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USDA Graded Cage-Free Eggs: All They're Cracked Up To Be

When it comes to purchasing eggs, consumers have interests that go well beyond what they see in the carton.  For many buyers, where that egg came from and how it was produced are just as important as the finished product.  Organic, locally produced, cage-free, and free range are just a few of the marketing claims consumers will find on the carton, as producers try to communicate the attributes of their product.  To provide additional assurance to their customers of the validity of marketing claims, shell egg producers often enlist the services of USDA’s Agricultural Marketing Service (AMS).

In recent months, a long list of large volume food buyers – including restaurants, grocers, distributors and more – have announced they will transition to sourcing eggs and egg products only from cage-free production systems.  You can learn more about this trend in a recent USDA Blog post.  Many shell egg suppliers have already found a way to assure customers that products marketed as cage-free are indeed sourced from such systems: when USDA Graded eggs are also identified as cage-free, they must undergo a review process to verify the claim is truthful.

Supporting U.S. Egg Exports - All in a Day's Work for a USDA Egg Grader

I’ve had many jobs in my life, but none as challenging or rewarding as my career as a shell egg grader.  With a cumulative 22 years grading eggs in Ohio, I’ve witnessed first-hand the evolution of an industry.  I have also watched my agency – USDA’s Agricultural Marketing Service (AMS) – adapt right alongside the industry, maintaining valuable, unbiased grading and certification services that support marketing opportunities for American agriculture in a global marketplace.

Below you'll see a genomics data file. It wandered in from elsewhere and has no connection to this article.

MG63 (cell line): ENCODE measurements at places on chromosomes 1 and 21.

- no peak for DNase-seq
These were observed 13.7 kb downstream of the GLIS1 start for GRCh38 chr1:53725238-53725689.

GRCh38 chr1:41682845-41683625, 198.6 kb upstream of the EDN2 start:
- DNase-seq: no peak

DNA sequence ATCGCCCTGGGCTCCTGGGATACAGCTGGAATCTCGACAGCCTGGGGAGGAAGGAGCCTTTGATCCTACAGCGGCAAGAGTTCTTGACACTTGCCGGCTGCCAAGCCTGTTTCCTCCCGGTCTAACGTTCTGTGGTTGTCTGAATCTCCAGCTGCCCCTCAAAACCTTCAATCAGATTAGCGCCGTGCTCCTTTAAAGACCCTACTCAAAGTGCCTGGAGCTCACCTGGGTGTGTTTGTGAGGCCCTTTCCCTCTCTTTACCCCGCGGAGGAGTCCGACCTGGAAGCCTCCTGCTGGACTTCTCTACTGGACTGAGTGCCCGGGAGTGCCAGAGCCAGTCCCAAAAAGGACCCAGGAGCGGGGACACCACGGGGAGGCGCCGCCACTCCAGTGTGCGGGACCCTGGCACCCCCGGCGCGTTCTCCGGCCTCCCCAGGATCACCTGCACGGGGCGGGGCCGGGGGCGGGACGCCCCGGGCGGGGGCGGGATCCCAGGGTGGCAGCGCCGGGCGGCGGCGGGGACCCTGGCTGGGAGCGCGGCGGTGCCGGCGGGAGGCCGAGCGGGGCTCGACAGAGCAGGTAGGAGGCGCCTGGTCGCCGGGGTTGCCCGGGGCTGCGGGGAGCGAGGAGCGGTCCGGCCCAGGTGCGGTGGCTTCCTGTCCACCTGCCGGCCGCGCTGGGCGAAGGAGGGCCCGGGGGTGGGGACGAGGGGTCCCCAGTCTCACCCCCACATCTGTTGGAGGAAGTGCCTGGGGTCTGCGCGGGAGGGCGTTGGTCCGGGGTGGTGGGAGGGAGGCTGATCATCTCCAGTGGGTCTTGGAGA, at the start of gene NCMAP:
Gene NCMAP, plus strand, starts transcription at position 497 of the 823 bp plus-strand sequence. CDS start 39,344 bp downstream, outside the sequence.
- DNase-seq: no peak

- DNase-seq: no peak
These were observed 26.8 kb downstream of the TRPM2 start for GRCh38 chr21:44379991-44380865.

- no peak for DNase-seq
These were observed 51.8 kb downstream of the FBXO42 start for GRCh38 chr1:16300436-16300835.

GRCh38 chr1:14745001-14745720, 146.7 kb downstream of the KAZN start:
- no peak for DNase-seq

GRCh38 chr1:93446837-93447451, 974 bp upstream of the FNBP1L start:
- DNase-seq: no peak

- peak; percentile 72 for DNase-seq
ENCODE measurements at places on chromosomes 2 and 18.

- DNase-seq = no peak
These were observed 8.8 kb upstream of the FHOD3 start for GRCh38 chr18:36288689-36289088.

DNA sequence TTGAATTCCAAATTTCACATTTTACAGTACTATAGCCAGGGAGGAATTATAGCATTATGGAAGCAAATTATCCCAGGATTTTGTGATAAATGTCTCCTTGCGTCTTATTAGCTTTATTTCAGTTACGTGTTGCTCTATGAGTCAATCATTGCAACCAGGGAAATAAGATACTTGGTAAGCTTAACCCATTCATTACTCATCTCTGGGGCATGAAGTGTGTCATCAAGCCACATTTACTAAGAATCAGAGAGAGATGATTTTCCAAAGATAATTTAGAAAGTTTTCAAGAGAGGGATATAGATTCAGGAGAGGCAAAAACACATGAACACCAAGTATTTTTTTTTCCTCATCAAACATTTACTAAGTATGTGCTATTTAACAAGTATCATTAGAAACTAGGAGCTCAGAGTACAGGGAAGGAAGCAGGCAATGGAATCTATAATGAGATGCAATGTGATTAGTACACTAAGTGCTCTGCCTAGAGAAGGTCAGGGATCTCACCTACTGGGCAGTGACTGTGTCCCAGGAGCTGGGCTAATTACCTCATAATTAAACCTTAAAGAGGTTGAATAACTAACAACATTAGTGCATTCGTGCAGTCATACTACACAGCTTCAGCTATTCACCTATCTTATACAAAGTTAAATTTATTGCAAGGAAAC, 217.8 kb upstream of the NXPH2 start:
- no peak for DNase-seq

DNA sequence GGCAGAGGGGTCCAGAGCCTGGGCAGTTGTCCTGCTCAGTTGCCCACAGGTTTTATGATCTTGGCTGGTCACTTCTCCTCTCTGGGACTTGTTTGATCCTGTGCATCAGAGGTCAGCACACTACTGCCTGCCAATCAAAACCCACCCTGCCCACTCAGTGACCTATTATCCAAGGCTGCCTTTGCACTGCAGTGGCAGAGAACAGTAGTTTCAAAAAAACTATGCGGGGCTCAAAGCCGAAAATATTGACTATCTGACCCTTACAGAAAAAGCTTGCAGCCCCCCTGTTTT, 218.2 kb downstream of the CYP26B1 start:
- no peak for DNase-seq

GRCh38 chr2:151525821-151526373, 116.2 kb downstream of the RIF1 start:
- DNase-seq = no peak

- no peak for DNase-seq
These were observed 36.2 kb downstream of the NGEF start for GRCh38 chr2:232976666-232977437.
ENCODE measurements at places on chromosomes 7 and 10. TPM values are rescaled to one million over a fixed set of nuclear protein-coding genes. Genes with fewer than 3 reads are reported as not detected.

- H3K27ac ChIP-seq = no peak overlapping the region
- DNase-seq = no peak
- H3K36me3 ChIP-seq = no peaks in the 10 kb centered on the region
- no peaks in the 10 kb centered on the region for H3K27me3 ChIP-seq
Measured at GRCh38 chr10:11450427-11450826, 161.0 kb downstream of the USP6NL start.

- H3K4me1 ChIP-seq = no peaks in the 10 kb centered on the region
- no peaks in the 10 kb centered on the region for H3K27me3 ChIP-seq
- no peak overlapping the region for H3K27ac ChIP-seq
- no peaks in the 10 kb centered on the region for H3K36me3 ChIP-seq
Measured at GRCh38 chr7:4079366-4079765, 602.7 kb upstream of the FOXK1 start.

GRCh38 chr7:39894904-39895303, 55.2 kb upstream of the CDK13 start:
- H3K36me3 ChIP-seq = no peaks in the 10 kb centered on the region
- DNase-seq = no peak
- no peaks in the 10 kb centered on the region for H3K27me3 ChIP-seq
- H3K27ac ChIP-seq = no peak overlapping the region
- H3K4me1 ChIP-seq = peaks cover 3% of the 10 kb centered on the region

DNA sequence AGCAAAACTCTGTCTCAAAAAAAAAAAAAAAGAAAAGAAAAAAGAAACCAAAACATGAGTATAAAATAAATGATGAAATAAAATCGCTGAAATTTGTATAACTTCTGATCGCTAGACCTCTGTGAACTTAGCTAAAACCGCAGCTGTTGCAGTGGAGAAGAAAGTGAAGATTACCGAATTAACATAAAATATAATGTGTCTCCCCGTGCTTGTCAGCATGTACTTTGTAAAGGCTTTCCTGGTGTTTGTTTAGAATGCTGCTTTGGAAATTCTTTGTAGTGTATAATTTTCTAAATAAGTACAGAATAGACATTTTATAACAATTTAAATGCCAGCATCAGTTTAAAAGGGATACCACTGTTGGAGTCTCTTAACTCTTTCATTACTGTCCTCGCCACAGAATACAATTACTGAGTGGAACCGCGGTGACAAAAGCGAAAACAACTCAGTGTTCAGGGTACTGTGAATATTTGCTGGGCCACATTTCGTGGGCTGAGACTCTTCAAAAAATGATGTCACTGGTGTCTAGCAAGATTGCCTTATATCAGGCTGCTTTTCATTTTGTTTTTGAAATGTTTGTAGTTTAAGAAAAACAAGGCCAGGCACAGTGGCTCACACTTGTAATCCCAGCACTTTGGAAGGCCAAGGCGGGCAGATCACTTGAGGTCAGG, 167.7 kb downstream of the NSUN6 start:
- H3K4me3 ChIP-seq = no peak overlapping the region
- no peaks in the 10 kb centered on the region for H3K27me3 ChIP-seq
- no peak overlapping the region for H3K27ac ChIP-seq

Last year, shell egg graders with the AMS Livestock, Poultry, and Seed Program’s Quality Assessment Division (QAD) assisted the U.S. egg industry in exporting over 99.5 million dozen shell eggs to customers as far away as Africa, Asia, and the Middle East, and as near as Canada, Mexico, Central America, and Puerto Rico.

Egg-ucating the Chefs of Tomorrow

When embarking on their culinary careers, great chefs recognize that the key to creating delicious food is staying true to their ingredients.  At the heart of these truths is, “Good in; good out.”  If they put the best ingredients into cooking, they’ll get the best food out of them.  But with so many product and ingredient choices at their fingertips, how can they be sure they’re picking the best quality ingredients available?

USDA’s Agricultural Marketing Service (AMS) takes the guesswork out of that process by developing, maintaining and interpreting specific measurements of quality through U.S. standards and grades for a wide variety of agricultural products.  AMS also offers voluntary services to producers and suppliers to certify products to those standards.